LUNG SICKNESS IN MURRI KIDS: A COHORT STUDY IN URBAN INDIGENOUS CHILDREN

K. Hall, Anne Chang, Jennie Anderson, A. Kemp, K. O'Grady

    Research output: Contribution to journalMeeting Abstract

    Abstract

    Introduction: Respiratory illnesses with cough as a symptom are predominant causes of morbidity in young Australian Indigenous children. With the exception of ear disease, there are limited studies that have addressed burden and outcome. Also, there are no studies that are specific to urban Indigenous children.

    Aim: We aim to comprehensively investigate the incidence, aetiology, risk factors for and outcomes of acute respiratory illnesses (ARIs) in this population.

    Methods: A cohort study of Indigenous children aged less than 5 years registered with an urban Indigenous primary health care service. Comprehensive baseline data are collected and children are followed monthly for 12 months to capture ARI events. ARI events are subsequently followed weekly for 4 weeks to determine cough outcomes, with review by a paediatric respiratory physician if cough has not resolved within 28 days.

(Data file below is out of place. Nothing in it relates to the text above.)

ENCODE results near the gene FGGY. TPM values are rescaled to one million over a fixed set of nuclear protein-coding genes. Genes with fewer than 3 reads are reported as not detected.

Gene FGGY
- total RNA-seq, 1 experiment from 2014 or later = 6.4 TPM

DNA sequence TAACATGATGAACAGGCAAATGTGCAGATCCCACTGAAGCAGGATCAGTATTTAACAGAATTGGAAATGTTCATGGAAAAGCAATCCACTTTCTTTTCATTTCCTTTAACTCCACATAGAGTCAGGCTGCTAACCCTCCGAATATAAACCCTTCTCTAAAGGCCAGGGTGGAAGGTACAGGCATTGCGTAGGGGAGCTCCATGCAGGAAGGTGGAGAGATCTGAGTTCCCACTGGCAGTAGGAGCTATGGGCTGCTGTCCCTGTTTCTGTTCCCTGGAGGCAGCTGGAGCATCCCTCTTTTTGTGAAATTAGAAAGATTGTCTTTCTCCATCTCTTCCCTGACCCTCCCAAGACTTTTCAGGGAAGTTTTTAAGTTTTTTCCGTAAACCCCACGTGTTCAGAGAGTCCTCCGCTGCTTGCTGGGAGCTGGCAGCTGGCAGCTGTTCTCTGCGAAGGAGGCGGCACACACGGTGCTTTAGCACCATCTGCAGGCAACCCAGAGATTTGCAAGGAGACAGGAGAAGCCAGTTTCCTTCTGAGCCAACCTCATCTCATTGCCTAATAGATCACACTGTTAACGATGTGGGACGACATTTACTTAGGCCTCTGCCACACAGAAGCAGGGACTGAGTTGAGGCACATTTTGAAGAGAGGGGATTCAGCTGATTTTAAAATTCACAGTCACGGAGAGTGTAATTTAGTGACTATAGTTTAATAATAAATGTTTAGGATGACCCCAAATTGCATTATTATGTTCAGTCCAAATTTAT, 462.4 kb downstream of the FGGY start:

Results: To date, 58 children (57% female) have been enrolled and 46 ARIs have been captured over 907 child weeks of observation (5.1 events per 100 child weeks, 95%CI 3.7–6.8). 13 ARIs (28.3%) have resulted in persistent cough for >28 days following onset.

    Conclusion: Our early findings suggest an excess incidence of ARI in this population. The proportion of ARIs resulting in persistent cough for more than 4 weeks is the highest yet reported.
    Original languageEnglish
    Article numberTP 054
    Pages (from-to)73-73
    Number of pages1
    JournalRespirology
    Volume19
    Issue numberS2
    DOIs
    Publication statusPublished - 24 Mar 2014

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